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Friday, June 20, 2008

Iron Maiden--Inspires Young to Read History?

The core of our publishing program is military (and general) history.

People who know me well know I played classical piano for many years (well into college), toured the Midwest with rock bands (bass, keyboards), and love music. People who know me really well know I love Mozart, Chopin . . . and Iron Maiden.

I love good hard rock, and Iron Maiden is not your typical rock act. After 30 years, they are better than ever, and their cerebral approach to music is, for those who take the time to study it, breathtaking. The hooks are memorable, the music complex and based on classical training, and the harmonies wonderful.

Many of their songs are based upon historical events (or famous pieces of literature). For example, their opening song on their 2008 tour is Aces High, about the Battle of Britain against the Nazis in 1940. Others include Paschendale (WWI battle), Flight of Icarus, The Rime of the Ancient Mariner (one of my personal favorites, a 13-minute epic based upon a long poem by English poet Samuel Taylor Coleridge, written at the end of the 18th century), Tailgunner (B-17 gunner, WWII), Mother Russia (about the Tzars)--the list is long indeed.

(Stay with me; the payoff is worthwhile, I think).

I took my 12-year old son to his first concert last month: Iron Maiden at the Concord Pavilion. It was the best I have ever seen (I have seen them before). My son Demetri (DT) has never been a big fan of history, though he loves to read. Recently, I caught him reading Coleridge's poem Rime (see above). Then, yesterday, I found him reading on-line about D-Day--Operation Overlord. When I asked him why, he brought up Iron Maiden's song on their latest album called "The Longest Day."

"Pop, did you know this was about D-Day?"

I played dumb. "Really? How do you know?"

DT promptly brought up the lyrics, and then produced an on-line history of D-Day, and began comparing and discussing them. He also discussed the opening scene from Saving Private Ryan.

"This is so cool. And their long song--Rime of the Ancient Mariner--you know, the one you sing all day long, it really follows the actual poem pretty close!"

He was excited. About H-I-S-T-O-R-Y.

Now he is reading about Icarus and Alexander the Great.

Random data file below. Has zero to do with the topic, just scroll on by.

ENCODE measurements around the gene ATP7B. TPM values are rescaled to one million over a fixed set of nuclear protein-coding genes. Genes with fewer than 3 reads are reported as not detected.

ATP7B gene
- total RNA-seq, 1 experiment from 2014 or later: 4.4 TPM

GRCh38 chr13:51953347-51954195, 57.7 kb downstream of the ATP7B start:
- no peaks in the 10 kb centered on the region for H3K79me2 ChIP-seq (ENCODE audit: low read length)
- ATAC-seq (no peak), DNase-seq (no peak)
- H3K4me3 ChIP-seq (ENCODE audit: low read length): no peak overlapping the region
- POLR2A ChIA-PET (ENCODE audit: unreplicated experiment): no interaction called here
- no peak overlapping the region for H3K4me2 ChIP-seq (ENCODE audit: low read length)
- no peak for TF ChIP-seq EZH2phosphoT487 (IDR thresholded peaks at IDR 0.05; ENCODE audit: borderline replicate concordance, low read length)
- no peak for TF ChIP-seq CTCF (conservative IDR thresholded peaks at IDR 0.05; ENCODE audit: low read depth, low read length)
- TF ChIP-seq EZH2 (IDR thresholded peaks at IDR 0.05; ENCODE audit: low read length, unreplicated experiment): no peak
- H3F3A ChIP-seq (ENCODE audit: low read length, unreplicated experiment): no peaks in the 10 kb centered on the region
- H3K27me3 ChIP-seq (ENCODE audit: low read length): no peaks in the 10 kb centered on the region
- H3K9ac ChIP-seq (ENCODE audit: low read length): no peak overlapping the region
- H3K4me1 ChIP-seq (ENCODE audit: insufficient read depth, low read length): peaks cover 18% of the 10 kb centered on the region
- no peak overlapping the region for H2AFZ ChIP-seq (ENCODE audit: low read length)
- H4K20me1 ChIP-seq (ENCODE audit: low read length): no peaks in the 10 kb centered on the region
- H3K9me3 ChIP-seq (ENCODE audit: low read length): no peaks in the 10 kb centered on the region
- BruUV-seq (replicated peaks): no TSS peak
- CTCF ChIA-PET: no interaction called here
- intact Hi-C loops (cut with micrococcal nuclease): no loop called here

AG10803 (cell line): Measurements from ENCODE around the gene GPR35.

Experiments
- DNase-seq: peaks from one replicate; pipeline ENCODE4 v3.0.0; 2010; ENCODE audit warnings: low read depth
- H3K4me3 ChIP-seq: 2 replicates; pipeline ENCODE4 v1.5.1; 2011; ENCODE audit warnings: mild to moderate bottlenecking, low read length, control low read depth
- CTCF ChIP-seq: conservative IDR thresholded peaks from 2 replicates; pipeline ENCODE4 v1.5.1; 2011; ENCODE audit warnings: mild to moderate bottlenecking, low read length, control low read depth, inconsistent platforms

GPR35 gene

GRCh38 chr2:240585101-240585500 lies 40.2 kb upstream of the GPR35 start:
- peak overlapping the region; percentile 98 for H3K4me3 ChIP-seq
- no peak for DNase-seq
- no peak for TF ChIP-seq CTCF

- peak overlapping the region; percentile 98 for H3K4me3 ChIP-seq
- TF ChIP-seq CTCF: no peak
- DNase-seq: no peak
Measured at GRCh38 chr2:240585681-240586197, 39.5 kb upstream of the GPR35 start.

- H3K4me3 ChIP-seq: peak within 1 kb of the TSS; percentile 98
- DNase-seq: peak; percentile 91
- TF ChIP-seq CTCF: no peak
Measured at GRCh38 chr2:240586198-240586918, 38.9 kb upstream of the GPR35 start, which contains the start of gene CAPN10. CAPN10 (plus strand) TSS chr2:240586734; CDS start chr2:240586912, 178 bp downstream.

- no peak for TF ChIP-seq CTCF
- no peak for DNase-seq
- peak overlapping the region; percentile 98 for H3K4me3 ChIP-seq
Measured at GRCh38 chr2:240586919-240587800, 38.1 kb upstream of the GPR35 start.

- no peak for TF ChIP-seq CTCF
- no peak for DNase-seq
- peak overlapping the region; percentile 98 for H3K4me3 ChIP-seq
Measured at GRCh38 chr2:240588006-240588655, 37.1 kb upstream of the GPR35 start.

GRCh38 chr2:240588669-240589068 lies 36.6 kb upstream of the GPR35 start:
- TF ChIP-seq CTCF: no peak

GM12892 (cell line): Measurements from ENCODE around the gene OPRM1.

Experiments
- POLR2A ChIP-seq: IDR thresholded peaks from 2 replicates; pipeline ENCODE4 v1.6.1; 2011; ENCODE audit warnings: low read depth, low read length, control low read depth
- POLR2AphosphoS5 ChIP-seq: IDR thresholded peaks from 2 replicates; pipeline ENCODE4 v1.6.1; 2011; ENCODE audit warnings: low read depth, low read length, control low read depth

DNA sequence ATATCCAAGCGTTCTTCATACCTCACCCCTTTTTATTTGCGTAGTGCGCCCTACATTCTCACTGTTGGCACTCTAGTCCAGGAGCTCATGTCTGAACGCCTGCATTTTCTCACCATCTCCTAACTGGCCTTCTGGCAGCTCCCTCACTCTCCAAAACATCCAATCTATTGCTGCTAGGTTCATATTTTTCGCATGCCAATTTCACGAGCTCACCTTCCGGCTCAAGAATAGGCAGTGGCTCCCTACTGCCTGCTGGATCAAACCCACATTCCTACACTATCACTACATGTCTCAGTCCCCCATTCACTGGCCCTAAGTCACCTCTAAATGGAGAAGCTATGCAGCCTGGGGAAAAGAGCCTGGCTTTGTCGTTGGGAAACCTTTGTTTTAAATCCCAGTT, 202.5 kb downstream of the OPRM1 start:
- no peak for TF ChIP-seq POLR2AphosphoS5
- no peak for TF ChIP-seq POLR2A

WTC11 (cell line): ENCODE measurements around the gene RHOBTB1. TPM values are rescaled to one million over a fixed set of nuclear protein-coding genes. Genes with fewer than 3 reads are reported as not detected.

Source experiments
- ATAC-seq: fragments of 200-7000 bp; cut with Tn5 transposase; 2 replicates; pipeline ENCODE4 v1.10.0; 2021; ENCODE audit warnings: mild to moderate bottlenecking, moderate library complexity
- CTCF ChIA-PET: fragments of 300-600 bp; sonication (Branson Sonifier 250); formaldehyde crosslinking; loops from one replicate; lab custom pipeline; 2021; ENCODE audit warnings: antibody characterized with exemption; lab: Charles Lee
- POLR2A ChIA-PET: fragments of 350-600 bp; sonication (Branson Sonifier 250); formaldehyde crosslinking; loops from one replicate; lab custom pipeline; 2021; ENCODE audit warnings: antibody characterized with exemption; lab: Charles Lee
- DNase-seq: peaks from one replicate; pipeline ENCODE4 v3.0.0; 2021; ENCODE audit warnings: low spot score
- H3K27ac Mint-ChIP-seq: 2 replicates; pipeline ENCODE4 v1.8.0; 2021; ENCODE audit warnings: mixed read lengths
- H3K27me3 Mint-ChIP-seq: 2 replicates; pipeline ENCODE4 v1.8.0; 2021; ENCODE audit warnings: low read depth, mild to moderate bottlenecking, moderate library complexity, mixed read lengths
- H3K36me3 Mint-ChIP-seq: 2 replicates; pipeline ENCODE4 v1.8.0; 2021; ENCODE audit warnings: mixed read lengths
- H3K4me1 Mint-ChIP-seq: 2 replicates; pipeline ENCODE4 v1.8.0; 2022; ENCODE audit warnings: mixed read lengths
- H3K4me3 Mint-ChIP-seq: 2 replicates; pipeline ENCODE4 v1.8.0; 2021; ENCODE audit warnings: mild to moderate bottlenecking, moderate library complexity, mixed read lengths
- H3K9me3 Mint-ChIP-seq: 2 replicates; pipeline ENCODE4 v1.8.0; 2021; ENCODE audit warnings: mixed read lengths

Here are some lyrics from The Longest Day. Bring up the studio version on Youtube.com and see if the music and words move you as much as they do us. You will feel the build up, the landing craft approaching, the fear, the determination, the machine guns spitting death, the confusion, chaos, etc.

It may take you a time or two, but when you get it, beware . . . the virus is contagious!

In the gloom the gathering storm abates
In the ships gimlet eyes await
The call to arms to hammer at the gates
To blow them wide throw evil to its fate

All summers long the drill to build the machine
To turn men from flesh and blood to steel
From paper soldiers to bodies on the beach
From summer sands to Armageddon's reach

Overlord, your master not your god
The enemy coast dawning grey with scud
These wretched souls puking, shaking fear
To take a bullet for those who sent them here

The world's alight, the cliffs erupt in flame
No escape, remorseless shrapnel rains
Drowning men no chance for a warriors fate
A choking death, enter hell's gates

Sliding we go, only fear on our side
To the edge of the wire
And we rush with the tide
All the water is red
With the blood of the dead
Although I'm still alive, pray to God I survive

How long on this longest day
'Til we finally make it through

So Iron Maiden is encouraging my son to read history? It doesn't hurt that the lead singer is a commercial airline pilot and semi-pro fencer--i.e, a quality guy. So I am encouraging this excitement in my son.

I hope it continues.

(I bet Bob Younger and Jerry Russell, wherever they are today, are shaking their heads. LOL)

1 comment:

amecoy75002 said...

I welcome anything and everthing that influences a kid to read, discuss history and current events, basically to THINK. Rock music, classical music, newspapers, NPR, lively discussions with "in the know" teachers, a quotation dropped in conversation- anything can be a stepping stone to learning. It does not matter what the inspiration, as long as it gets the brain cells hopping around and the nuerons zapping!

Alice Keesey Mecoy